Among the more controversial issues of libertarian strategy is that of tax resistance—i.e., actively challenging and defying the coercive taxation powers of the State—and few libertarians are more involved in the tax movement than is Karl Bray, who currently has three lawsuits going against the IRS as well as presently having a suit docketed in the U.S. Supreme Court challenging the constitutionality of the income tax. In addition Bray authored and published (in 1972) a booklet entitled Taxation and Tyranny; is a co-editor of Rip-off Resistance, a monthly journal devoted to the techniques of tax avoidance; and is presently working on a full-length book on tax resistance.
Thirty-one year old Bray was born in Provo, Utah, studied at Brigham Young University, Weber State College, and Blackstone Law School. He and his wife, Donna Noble, will be moving to California in early 1975 so both can enter law school and work towards their J.D. degrees. Mr. Bray worked his way through college as an electronics technician and television repairman; after college he worked as a broadcast journalist and had his own radio talk show for a year in Salt Lake City.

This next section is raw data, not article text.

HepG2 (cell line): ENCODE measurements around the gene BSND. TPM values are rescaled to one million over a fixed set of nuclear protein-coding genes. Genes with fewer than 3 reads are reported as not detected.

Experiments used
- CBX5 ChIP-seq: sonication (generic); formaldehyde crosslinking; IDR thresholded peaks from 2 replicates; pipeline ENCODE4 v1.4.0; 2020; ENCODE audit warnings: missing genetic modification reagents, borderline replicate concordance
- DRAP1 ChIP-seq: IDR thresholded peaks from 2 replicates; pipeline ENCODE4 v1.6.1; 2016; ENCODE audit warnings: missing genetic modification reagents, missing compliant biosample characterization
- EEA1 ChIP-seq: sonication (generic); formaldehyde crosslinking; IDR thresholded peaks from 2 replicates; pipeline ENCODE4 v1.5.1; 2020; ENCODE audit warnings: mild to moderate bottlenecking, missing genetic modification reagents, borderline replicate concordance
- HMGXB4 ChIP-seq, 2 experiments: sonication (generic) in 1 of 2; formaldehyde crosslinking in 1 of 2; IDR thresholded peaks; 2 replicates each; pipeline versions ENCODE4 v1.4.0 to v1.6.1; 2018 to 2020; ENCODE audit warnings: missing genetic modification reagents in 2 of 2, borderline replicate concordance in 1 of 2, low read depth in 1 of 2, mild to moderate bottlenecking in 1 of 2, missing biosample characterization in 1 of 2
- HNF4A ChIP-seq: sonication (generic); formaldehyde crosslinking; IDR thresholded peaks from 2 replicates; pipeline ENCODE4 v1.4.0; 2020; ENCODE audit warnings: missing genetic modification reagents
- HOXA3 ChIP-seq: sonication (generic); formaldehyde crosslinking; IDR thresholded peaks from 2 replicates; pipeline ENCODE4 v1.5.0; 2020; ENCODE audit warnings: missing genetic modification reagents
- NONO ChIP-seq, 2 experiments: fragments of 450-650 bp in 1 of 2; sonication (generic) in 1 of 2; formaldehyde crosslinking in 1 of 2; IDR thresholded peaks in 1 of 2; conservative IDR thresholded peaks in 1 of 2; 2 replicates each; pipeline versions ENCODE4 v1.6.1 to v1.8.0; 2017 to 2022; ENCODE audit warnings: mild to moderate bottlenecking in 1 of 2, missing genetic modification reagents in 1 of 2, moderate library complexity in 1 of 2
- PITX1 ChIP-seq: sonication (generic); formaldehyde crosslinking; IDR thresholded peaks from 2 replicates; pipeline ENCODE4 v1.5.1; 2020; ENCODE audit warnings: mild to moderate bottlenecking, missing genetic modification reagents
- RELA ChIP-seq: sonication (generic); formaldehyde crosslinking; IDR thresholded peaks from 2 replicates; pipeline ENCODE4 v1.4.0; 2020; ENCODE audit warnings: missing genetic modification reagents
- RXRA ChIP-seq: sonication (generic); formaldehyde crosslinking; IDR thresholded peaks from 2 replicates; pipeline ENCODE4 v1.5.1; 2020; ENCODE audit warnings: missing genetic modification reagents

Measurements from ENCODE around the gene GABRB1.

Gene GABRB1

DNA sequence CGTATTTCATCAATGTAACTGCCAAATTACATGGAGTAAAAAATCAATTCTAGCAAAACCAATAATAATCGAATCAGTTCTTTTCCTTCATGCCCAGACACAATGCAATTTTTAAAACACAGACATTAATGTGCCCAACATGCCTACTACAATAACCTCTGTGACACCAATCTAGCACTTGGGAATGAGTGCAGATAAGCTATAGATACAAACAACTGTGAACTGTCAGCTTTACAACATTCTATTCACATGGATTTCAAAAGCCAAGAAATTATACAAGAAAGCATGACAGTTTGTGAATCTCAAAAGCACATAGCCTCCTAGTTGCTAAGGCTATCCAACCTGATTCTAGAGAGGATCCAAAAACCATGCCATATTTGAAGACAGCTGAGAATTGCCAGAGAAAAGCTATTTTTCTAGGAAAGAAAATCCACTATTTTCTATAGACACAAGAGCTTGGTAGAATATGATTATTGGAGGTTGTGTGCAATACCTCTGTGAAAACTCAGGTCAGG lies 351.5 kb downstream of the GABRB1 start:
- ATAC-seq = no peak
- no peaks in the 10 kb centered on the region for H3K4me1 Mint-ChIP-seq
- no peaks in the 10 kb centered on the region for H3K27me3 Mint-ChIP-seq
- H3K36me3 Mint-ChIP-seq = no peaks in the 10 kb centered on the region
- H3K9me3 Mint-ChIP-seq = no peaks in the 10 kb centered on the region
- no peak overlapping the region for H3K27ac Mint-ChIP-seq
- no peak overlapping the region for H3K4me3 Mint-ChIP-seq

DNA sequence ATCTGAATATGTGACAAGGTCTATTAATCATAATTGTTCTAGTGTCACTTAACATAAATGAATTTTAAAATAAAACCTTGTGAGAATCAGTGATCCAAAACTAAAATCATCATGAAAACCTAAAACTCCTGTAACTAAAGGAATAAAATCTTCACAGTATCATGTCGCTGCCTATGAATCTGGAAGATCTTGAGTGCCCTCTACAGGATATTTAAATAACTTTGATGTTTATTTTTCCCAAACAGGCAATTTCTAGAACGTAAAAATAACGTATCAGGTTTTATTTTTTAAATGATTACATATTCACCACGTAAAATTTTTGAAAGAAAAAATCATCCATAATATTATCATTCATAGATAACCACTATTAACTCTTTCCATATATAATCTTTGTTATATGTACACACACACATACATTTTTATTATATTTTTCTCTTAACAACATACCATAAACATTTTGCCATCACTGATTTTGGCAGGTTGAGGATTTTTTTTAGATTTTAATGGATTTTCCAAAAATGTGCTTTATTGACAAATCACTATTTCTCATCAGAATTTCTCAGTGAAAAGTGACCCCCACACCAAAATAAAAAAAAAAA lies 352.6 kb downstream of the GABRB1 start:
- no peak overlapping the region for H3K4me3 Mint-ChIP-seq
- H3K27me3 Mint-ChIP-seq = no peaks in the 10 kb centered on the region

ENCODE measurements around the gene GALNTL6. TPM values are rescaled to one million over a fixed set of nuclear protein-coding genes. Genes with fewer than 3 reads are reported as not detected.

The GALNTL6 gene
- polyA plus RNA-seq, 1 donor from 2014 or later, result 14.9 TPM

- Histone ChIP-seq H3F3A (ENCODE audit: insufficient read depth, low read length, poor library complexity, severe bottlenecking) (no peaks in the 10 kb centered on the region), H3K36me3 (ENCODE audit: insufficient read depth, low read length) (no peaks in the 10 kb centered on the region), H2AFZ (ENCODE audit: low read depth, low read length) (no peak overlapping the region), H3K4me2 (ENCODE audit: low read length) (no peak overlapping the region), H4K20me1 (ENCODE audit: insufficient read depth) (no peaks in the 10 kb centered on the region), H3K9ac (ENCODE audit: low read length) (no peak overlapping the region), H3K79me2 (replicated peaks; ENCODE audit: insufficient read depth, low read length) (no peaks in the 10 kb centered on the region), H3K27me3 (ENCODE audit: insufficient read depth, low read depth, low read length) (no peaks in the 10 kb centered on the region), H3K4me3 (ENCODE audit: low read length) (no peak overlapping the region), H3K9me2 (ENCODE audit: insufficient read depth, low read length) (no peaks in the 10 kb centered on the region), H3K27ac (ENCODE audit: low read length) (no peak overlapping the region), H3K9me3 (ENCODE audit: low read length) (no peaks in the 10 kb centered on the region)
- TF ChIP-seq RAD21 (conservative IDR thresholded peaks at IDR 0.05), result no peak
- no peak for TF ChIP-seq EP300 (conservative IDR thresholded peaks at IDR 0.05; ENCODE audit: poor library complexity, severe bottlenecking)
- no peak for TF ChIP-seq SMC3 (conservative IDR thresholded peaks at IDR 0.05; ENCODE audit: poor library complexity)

Mr. Bray's other interests include flying, horses, and farming—he is currently completing the requirements for his pilot's license, and he and his wife raise quarter horses on their farm. His favorite authors are Ayn Rand (reading Atlas Shrugged in 1964 provided his introduction to libertarianism) and Isaac Asimov; he enjoys reading science journals and science fiction.
Although he is an activist—he is running for Congress on the Utah Libertarian Party ticket and is a member of the national Libertarian Party executive committee, as well as being a tax rebel—he sees that as basically a means to maintain his sense of life and assist more important processes. "A libertarian society will only be achieved through education and rational persuasion. There is no substitute for knowledge and we must take a long range point of view."